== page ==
xmlns:dc="http://purl.org/dc/elements/1.1/"
width="1000px"
height="1000px">

Saving it, I then ran into no more problems. Without needing to resize the file in the program to my needs, I ran into no other problems. This was my solution.

It seems a bit weird to have to do all of that to resize the file without introducing the weird transform elements. I suppose I do have a question, after all: is there a way to do this in a more simple fashion?

Thanks for your time.

~suv
Posts: 2272
Joined: Sun May 10, 2009 2:07 am

Re: Making files without an automatic offset in the y-coordi

Postby ~suv » Mon Jul 09, 2012 4:12 pm

derrickst wrote:It seems a bit weird to have to do all of that to resize the file without introducing the weird transform elements. I suppose I do have a question, after all: is there a way to do this in a more simple fashion?

In you entire post you don't mention 'layer' a single time - I wonder why? ;)

Maybe you have noticed that Inkscape's GUI uses a different coordinate system than SVG (partly for legacy reasons, partly because drawing in the first quadrant of the Cartesian coordinate system is more natural for many drawing tasks):

In the GUI, the origin is located at the lower left corner of the page, with the y-axis pointing upwards.
In SVG, the origin is positioned at the upper left corner of the page, with the y-axis pointing downwards.

This results that when changing the page height (or resizing the page to a selection not aligned with the current page), all drawing content gets a new relative distance to the SVG origin (Inkscape keeps the objects positions relative to the GUI origin which now has a different offset to the SVG origin). These transforms (translations) are applied to existing top-level objects (layer groups in regular Inkscape SVG files) as explicit transforms (and not applied & flattened recursively to each and every object nested within each layer). Nothing special here - that's simply how SVG works (it does not enforce nor require to flatten and optimized transforms each time).

Tips that might help to reduce the number of unwanted transforms:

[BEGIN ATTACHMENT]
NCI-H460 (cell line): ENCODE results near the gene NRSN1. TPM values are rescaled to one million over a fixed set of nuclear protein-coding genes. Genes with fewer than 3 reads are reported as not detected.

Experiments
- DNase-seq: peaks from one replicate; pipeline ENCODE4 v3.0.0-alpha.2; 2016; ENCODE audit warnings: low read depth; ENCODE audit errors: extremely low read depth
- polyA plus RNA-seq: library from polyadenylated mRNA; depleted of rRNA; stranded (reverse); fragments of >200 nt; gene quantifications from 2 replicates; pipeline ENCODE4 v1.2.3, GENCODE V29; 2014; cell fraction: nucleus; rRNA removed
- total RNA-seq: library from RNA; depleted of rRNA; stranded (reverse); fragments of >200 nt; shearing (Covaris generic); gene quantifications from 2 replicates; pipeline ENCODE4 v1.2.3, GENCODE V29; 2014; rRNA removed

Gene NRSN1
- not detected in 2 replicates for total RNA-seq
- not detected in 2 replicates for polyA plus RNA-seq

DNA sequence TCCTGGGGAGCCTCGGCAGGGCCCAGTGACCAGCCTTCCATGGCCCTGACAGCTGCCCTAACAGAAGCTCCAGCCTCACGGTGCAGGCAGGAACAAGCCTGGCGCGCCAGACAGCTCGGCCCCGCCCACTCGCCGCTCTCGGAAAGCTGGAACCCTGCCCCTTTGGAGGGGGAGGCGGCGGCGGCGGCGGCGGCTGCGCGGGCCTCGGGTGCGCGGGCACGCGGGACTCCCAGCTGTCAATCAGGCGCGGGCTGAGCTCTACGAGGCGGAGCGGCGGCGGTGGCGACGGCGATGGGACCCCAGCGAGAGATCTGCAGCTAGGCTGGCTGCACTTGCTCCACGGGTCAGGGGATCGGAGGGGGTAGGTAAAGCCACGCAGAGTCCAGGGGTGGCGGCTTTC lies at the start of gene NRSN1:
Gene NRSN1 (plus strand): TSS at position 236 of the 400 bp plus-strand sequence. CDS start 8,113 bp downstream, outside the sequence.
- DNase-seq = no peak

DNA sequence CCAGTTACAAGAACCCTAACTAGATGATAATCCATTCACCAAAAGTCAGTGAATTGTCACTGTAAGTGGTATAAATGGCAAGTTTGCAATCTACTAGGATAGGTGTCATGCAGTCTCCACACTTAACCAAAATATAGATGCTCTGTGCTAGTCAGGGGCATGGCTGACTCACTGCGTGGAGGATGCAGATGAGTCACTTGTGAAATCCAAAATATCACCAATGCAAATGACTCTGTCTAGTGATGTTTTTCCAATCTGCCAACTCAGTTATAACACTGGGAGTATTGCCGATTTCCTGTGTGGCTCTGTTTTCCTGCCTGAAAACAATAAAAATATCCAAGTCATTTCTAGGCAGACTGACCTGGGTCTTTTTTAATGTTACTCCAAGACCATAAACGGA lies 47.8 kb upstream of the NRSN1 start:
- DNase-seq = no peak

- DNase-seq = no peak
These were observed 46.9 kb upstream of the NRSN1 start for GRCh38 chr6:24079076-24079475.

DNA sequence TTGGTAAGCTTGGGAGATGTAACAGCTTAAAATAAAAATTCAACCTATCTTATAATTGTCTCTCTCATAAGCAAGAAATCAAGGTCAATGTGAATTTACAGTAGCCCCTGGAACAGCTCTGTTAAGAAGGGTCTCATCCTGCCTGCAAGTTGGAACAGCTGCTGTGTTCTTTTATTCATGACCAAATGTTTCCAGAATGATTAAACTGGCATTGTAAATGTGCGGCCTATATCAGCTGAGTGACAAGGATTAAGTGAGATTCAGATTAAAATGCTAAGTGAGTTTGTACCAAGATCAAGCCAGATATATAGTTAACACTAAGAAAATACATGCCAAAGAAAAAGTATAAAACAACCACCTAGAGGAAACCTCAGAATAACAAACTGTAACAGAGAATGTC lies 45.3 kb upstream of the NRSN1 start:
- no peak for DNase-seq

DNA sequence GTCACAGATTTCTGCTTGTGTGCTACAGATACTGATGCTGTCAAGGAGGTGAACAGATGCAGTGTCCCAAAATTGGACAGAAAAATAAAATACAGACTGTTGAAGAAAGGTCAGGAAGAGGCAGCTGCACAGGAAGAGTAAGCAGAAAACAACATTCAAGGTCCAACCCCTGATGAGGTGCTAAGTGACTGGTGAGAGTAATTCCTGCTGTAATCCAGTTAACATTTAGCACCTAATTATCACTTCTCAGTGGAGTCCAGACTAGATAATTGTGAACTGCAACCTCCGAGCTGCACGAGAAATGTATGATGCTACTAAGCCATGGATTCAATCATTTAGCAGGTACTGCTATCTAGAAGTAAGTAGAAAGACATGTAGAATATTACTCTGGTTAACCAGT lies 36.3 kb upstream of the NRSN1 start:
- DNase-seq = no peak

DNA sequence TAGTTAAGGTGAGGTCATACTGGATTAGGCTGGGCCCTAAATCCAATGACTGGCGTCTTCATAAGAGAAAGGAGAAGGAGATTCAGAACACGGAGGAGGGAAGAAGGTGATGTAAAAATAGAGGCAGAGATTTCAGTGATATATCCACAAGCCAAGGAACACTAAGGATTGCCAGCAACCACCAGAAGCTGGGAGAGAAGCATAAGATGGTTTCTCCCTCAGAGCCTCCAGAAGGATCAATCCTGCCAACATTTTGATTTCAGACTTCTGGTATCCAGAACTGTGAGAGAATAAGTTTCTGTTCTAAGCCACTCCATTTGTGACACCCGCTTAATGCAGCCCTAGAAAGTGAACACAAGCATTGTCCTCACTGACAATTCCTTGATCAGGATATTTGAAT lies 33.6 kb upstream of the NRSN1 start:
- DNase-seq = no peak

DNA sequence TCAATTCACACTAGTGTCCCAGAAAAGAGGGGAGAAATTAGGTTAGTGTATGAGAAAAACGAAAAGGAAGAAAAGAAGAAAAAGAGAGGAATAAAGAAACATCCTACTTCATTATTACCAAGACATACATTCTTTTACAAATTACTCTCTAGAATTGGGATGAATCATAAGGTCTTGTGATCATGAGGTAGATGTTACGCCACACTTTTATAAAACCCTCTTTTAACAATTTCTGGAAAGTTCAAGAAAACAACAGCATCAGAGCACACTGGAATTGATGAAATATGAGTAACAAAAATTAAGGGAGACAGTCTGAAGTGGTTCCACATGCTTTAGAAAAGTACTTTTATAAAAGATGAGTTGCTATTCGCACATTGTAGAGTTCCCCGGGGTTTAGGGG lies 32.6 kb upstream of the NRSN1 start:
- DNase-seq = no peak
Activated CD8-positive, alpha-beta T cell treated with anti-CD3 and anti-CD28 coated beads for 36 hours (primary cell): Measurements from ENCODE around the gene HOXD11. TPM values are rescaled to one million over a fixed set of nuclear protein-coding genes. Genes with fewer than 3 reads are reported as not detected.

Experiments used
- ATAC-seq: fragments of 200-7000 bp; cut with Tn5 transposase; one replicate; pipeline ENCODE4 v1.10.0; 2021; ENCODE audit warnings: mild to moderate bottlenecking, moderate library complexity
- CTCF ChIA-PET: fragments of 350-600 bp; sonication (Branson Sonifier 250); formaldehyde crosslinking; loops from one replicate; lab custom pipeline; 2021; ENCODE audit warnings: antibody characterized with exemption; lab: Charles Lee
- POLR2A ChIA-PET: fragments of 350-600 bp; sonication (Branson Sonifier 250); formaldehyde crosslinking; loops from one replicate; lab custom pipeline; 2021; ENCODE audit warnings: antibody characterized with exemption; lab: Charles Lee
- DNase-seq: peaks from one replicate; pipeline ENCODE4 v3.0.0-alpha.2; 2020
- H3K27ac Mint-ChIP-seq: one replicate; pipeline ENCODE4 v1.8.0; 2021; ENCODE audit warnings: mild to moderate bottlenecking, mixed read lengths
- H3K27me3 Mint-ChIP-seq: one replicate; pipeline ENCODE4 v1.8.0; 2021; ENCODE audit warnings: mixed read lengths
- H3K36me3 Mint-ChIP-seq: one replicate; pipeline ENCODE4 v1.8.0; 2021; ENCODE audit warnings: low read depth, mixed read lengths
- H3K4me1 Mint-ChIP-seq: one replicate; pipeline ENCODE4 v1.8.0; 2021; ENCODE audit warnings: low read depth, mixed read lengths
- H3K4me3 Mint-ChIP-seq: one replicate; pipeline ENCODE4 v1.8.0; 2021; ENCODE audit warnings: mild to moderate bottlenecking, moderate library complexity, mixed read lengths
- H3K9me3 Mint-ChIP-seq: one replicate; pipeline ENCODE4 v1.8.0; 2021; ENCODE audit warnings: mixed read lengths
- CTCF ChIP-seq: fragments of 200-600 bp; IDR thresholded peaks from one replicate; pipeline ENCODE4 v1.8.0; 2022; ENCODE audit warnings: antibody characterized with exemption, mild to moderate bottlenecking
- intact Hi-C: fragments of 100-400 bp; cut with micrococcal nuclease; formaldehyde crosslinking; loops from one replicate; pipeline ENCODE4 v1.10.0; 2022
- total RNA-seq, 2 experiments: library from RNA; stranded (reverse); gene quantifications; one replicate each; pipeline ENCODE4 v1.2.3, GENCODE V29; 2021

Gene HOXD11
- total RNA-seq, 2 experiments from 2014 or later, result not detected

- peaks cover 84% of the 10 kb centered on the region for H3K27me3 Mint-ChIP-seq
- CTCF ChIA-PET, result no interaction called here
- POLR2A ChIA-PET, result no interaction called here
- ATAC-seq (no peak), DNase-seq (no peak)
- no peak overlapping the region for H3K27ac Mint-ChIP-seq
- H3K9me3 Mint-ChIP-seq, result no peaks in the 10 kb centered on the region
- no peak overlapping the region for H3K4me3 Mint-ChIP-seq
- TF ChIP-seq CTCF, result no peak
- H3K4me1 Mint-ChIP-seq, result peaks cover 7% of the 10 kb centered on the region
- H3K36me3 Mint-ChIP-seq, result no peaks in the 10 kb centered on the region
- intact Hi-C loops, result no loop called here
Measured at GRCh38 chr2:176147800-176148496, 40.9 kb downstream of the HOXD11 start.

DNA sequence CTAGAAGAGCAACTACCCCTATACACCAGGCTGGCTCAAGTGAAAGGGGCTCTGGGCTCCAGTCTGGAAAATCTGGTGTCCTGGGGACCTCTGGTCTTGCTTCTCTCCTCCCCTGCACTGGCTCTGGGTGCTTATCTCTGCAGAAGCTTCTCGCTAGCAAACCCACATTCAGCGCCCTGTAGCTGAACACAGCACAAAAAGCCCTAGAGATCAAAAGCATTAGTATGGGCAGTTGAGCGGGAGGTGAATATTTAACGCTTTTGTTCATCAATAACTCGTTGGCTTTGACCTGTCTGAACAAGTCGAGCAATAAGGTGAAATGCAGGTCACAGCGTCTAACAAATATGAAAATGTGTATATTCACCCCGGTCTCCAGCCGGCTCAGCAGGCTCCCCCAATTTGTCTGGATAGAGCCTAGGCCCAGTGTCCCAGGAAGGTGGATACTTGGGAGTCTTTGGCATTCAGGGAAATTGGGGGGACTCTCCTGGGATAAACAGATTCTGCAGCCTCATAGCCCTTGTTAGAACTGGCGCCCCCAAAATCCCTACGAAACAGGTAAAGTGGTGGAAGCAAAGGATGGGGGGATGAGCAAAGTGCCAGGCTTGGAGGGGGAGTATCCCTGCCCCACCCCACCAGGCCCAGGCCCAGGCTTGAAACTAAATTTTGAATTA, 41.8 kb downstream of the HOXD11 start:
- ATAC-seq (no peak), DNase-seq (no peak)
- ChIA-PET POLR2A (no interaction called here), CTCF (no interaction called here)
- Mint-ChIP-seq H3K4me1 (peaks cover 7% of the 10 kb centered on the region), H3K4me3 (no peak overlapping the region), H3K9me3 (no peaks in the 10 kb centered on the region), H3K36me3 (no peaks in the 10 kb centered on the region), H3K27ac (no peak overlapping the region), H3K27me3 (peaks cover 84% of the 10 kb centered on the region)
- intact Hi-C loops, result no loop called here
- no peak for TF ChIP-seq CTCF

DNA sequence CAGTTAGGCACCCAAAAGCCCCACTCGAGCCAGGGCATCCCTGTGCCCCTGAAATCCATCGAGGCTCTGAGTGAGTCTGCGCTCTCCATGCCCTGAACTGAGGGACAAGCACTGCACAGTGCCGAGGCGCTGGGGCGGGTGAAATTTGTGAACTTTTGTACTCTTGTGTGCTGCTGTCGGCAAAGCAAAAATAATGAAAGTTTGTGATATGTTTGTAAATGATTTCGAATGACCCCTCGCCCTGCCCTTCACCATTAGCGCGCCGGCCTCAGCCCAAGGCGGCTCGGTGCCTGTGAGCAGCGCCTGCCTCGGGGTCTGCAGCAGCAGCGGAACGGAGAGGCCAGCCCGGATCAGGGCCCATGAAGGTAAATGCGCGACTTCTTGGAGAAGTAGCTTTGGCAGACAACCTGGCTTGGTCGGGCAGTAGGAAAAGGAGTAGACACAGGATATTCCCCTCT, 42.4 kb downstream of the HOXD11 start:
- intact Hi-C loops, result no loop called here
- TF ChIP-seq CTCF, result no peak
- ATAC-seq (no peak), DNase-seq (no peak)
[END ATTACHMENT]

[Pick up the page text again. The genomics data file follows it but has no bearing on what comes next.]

Make sure to have the preference setting for storing transforms set to 'Optimized' (this only affects regular paths, but not other types like Inkscape shapes (circle/ellipse, star/polygon, spiral), clones, groups, etc)).

If you resize the page area of an existing document: create a new layer, move the content of the old layer to the new layer (for regular paths, maybe you need to nudge the paths with the arrow keys to trigger a rewrite of the path data, for groups you may want to ungroup and regroup them again after moving to the new layer).

For new files to be used as templates: change the page size as needed. Then delete the empty default layer (it has a 'translate()' transformation as result of changing the page height), add a new (empty) layer, save as template. Work on that new layer.

derrickst
Posts: 2
Joined: Sun Jul 08, 2012 9:18 am

Re: Making files without an automatic offset in the y-coordi

Postby derrickst » Tue Jul 10, 2012 8:04 am

Oh! I guess I didn't even notice the transform attribute in the layer element. Now I feel kind of silly.

There's another solution as well: I went in and edited the XML of the layer element, deleting its translation attribute. I then deleted the transform attribute of the rect element I'd created. That seemed to do the trick as well.

Thank you for the insight.

chriswww
Posts: 383
Joined: Fri Nov 19, 2010 3:04 pm

Re: Making files without an automatic offset in the y-coordi

Postby chriswww » Tue Jul 17, 2012 3:25 pm

thanks for the insights ~suv. would save as plain svg also help towards the goal of having fewer transforms? just curious that's all. I do understand that part and parcel of working with svg is those transforms and that either you deploy the svg to a svg viewer that understands or you export raster and the transform problem is irrelevant. it would be very relevant though to doing xslt things to svg that originated in inkscape.